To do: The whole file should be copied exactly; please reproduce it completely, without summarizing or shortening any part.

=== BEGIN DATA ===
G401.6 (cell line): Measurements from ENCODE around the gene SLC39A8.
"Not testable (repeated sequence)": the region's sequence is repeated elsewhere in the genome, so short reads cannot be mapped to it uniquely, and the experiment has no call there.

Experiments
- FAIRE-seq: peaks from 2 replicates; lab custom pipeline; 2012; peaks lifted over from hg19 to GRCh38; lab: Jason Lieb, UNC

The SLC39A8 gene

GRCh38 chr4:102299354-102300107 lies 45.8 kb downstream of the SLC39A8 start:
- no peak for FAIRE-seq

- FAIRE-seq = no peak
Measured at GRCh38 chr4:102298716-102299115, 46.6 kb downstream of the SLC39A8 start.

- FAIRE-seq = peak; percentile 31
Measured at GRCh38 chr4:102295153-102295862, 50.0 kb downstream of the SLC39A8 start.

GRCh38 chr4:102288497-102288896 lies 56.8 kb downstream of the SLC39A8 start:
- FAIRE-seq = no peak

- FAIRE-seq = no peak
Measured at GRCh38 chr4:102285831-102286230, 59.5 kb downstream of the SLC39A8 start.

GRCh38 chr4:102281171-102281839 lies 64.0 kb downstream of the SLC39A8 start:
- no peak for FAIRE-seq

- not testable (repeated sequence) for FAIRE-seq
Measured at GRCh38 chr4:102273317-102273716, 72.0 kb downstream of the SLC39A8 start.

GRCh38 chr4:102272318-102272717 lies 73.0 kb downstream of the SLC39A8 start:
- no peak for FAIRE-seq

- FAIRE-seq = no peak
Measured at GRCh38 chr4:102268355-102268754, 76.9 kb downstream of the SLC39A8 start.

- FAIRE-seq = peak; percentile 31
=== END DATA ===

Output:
G401.6 (cell line): Measurements from ENCODE around the gene SLC39A8.
"Not testable (repeated sequence)": the region's sequence is repeated elsewhere in the genome, so short reads cannot be mapped to it uniquely, and the experiment has no call there.

Experiments
- FAIRE-seq: peaks from 2 replicates; lab custom pipeline; 2012; peaks lifted over from hg19 to GRCh38; lab: Jason Lieb, UNC

The SLC39A8 gene

GRCh38 chr4:102299354-102300107 lies 45.8 kb downstream of the SLC39A8 start:
- no peak for FAIRE-seq

- FAIRE-seq = no peak
Measured at GRCh38 chr4:102298716-102299115, 46.6 kb downstream of the SLC39A8 start.

- FAIRE-seq = peak; percentile 31
Measured at GRCh38 chr4:102295153-102295862, 50.0 kb downstream of the SLC39A8 start.

GRCh38 chr4:102288497-102288896 lies 56.8 kb downstream of the SLC39A8 start:
- FAIRE-seq = no peak

- FAIRE-seq = no peak
Measured at GRCh38 chr4:102285831-102286230, 59.5 kb downstream of the SLC39A8 start.

GRCh38 chr4:102281171-102281839 lies 64.0 kb downstream of the SLC39A8 start:
- no peak for FAIRE-seq

- not testable (repeated sequence) for FAIRE-seq
Measured at GRCh38 chr4:102273317-102273716, 72.0 kb downstream of the SLC39A8 start.

GRCh38 chr4:102272318-102272717 lies 73.0 kb downstream of the SLC39A8 start:
- no peak for FAIRE-seq

- FAIRE-seq = no peak
Measured at GRCh38 chr4:102268355-102268754, 76.9 kb downstream of the SLC39A8 start.

- FAIRE-seq = peak; percentile 31